engineering and facilities
Sustainability & Recycling - Compost
Composting is nature’s way of recycling. Composting is controlled biological reduction of organic wastes to humus. The end product, compost, is used as a soil amendment that provides plant nutrients, supports beneficial soil life, reduces soil diseases, increases water retention in sandy soil and adds drainage to clay soils, and promotes weed and erosion control.
MUSC has partnered with College of Charleston, The Citadel and Trident Technical College in a multi-agency contract with Food Waste Disposal, LLC in an effort to divert cafeteria pre-consumer waste from the landfill to the Bee's Ferry Compost facility. MUSC has been composting yard waste for several years and is composting in the Urban Farm as well.
|• Cardboard rolls, Clean paper|
• Coffee grounds and filters, tea bags
• Fruits and vegetables, boiled peanut shells
• Hair and fur, fireplace ashes (min)
• Sawdust (untreated wood)Wood chips (untreated)
• Shredded newspaper
• Wool rags, Cotton rags
• Yard trimmings, houseplants/dead flowers, leaves, hay and straw, grass clippings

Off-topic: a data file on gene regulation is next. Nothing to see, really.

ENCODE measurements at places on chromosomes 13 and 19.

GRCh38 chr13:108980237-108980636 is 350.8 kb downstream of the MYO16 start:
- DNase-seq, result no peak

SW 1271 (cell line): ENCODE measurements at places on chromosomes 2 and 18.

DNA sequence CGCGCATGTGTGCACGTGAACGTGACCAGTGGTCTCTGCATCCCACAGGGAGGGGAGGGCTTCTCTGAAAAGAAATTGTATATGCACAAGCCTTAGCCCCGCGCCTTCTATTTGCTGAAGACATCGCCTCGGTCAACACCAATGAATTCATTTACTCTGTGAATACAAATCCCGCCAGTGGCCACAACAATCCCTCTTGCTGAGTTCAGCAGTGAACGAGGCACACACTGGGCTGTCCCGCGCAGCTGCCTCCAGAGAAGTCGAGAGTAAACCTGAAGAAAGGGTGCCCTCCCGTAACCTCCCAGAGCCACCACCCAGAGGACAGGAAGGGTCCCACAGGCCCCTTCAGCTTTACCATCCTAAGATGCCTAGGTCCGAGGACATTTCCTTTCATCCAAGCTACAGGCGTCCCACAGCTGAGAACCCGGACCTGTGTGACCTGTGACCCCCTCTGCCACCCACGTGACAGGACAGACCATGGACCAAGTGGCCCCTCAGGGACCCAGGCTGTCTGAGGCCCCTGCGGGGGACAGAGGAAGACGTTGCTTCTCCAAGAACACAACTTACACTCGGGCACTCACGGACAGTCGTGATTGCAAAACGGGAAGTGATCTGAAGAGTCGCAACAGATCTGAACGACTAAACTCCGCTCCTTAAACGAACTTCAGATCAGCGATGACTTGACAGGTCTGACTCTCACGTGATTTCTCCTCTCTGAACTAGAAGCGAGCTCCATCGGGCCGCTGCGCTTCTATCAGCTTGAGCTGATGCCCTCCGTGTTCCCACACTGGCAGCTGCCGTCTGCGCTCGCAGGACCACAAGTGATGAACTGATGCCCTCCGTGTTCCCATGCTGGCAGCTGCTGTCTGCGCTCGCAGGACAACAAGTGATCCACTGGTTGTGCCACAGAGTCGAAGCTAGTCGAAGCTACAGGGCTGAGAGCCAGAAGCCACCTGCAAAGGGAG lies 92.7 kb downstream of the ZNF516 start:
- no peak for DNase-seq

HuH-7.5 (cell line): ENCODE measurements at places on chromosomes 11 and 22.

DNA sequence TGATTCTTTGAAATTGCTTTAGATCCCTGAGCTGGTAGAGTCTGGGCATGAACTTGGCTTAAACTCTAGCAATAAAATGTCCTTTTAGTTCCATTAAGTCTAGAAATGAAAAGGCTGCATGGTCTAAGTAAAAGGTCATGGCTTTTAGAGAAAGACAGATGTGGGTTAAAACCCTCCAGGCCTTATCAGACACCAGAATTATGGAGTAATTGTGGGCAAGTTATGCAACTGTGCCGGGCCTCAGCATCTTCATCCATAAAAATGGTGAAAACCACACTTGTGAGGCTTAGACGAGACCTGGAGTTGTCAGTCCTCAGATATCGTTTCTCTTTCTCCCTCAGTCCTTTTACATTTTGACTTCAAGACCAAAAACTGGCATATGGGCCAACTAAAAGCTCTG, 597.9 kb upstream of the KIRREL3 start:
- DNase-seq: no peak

oils, meat, bones, dairy products
Vermicomposting - Vermicomposting uses red wiggler (eisensia foetida) worms to do the work of composting. The worms eat the organics and leave behind castings. These systems come in a variety of sizes. "Uncle Jim's Worms" is a good source online to purchase live worms for vermicomposting
You can have a 10-gallon container that might handle a small department’s or household's food waste. If you would like to build your own worm bin, here are step by step instructions and sources for worms: Working with the worms
MUSC's Worm Facility at 17 Ehrhardt St
The worm facility uses red wiggler worms (Eisenia fetida) to convert food scraps from the cafeteria and yard waste from grounds into a potent fertilizer that is used on the urban farm.
For more information on composting and the Sustainability Program at MUSC call 843-792-4066 or email firstname.lastname@example.org